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Offices & Services > Office of the Registrar > Knox College Catalog, 2014-2015 > Departments and Courses of Study

Asian Studies

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Major

Program Committee

Mat Matsuda, Japanese, chair
Steven M. Cohn, Economics
Weihong Du, Chinese
Nancy Eberhardt, Anthropology/Sociology
Chisato Kojima, Japanese
Michael Schneider, History
Shuyan Gao Shipplett, Chinese
William Young, Philosophy

Asia, a vast, culturally and linguistically diverse region, is home to half the world’s population. Study of this region requires a broad scope as well as specific study of one or more societies within it. Asia is divided conventionally into five subregions: East Asia, Southeast Asia, South Asia, Central Asia, and Western Asia. Asian Studies combines training in Asian languages with study of the cultural, social, economic, and intellectual complexity of these subregions. While the program is new, it has deep roots. Asian students have come to Knox for nearly a century. Regular courses in Asian history began in the 1960’s and Japanese language in the 1980’s. Current members of the Knox faculty have lived and engaged in research in India, Thailand, the Middle East, China, and Japan.

The strength of Asian Studies at Knox is East Asia, with the established Japanese language program and the newly created Chinese language program. Asia-related courses in Anthropology/Sociology, Political Science, History, and Philosophy provide additional opportunities. In addition to the Asian Studies major, students may minor in Japanese or Chinese.

Off-campus study in Asia has been a key component of Asian studies at Knox for decades. In addition to the approved programs in Japan, China, and India, students have participated in study programs in Southeast Asia, Middle East, and Oceania. See the catalog section on Special Programs and Opportunities.

Another avenue for study in Asia is Japan Term. Japan Term is an interdisciplinary set of Japan-focused courses offered during the Fall Term, alternating years. Participants travel to Japan during the December break to explore key sites and complete course projects.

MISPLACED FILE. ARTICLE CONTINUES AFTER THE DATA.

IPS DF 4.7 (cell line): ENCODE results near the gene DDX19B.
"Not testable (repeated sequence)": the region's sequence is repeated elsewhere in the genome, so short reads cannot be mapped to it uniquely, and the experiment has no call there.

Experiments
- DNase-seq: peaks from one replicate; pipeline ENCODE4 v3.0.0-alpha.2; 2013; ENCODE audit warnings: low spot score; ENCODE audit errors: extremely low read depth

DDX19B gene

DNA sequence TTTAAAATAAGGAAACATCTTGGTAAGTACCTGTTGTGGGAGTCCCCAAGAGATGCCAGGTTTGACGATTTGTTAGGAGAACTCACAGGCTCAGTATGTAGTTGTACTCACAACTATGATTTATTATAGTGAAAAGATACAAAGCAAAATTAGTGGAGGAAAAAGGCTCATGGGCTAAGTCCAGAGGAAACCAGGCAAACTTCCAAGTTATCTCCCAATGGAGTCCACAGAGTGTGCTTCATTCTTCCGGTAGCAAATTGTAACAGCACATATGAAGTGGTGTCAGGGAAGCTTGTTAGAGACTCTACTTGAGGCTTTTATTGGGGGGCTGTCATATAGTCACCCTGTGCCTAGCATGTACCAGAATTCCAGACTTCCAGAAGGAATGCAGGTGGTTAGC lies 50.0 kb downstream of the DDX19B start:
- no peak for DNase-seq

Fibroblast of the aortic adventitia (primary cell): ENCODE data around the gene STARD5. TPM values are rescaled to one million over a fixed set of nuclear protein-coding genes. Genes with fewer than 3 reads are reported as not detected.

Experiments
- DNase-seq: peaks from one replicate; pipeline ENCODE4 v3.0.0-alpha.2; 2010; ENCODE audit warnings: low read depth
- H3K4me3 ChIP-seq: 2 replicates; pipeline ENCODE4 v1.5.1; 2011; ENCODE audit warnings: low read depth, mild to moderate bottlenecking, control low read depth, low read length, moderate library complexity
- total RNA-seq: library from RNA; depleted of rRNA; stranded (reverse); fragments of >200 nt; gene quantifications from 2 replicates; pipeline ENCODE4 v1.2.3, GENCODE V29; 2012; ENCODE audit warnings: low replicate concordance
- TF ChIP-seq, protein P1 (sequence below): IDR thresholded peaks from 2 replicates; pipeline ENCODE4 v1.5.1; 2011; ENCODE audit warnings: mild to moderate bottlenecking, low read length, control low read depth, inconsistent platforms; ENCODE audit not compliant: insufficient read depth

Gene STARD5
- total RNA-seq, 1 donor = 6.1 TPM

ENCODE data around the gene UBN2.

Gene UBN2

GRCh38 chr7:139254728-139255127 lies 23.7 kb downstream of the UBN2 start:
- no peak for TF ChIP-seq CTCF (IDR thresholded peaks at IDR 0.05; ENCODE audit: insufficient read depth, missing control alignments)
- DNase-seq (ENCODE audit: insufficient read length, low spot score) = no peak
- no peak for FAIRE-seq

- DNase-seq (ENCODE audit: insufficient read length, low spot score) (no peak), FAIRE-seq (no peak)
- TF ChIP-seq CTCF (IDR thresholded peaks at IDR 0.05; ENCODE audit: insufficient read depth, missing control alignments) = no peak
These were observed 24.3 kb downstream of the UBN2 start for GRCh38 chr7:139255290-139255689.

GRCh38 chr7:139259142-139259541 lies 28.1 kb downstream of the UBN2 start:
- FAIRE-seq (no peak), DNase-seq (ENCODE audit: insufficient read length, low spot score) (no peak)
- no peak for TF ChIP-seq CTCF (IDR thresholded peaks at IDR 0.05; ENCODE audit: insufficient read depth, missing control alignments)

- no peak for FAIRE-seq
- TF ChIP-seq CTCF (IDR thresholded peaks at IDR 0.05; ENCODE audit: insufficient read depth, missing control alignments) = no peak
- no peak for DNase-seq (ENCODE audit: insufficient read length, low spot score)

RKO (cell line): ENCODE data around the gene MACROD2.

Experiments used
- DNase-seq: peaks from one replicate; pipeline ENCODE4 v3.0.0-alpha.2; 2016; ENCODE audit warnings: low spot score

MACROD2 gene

The Asian Studies major is an interdisciplinary program that combines study of Asian languages and cultures with depth of study in a single discipline focused on Asia. The major requirements encourage students to study Asia broadly, while allowing students to concentrate on one Asian society. Off-campus study in Asia is also encouraged.

For a full description of the programs in Asian languages, see the listings for Chinese and Japanese.

The program's curriculum contributes to the College's Key Competency Requirements as follows:

  • Writing Key Competency - Students will complete writing intensive courses as part of their Asian Content and Allied Field courses, usually at the 300 level. ASIA 399 is also writing intensive.
  • Speaking Key Competency - JAPN 203 and CHIN 203 are speaking-intensive courses for majors. Students who do not study Japanese or Chinese should select an Asian Content or Allied Field course that has O designation.
  • Information Literacy and Informed Use of Technology - Language courses will introduce students to the variety of tools for second language acquisition, word processing, and electronic reference works. In area studies courses, students will develop skills for accessing and evaluating web-based resources about Asia. Advanced courses cultivate students' understanding of the issues and controversies surrounding representation of Asians in old and new media, as well as exploring questions of access, connectivity, and censorship. The senior capstone ASIA 399 will allow students to employ and refine skills in library database searches, evaluation of web-based materials, and presentation of research outcomes.

Departmental Learning Goals

Students completing an Asian Studies major will be able to:

  1. Identify the major political, social, cultural, and intellectual dimensions of human experience in Asia.
  2. Cultivate college-level competence in an Asian language as an avenue for further opportunities to explore the experiences of members of Asian societies.
  3. Contrast and apply different methodologies for interpreting Asian societies and appreciate the ethical implications of serving as a cross-cultural learner and interpreter.
  4. Design and execute a research project in order to enhance our understanding of Asia.

Requirements for the Major

Asian Studies Course Descriptions

Chinese Course Descriptions

Japanese Course Descriptions

Knox College

http://www.knox.edu/offices/registrar/catalog/depts-and-courses-of-study/asian-studies

Printed on Friday, November 21, 2014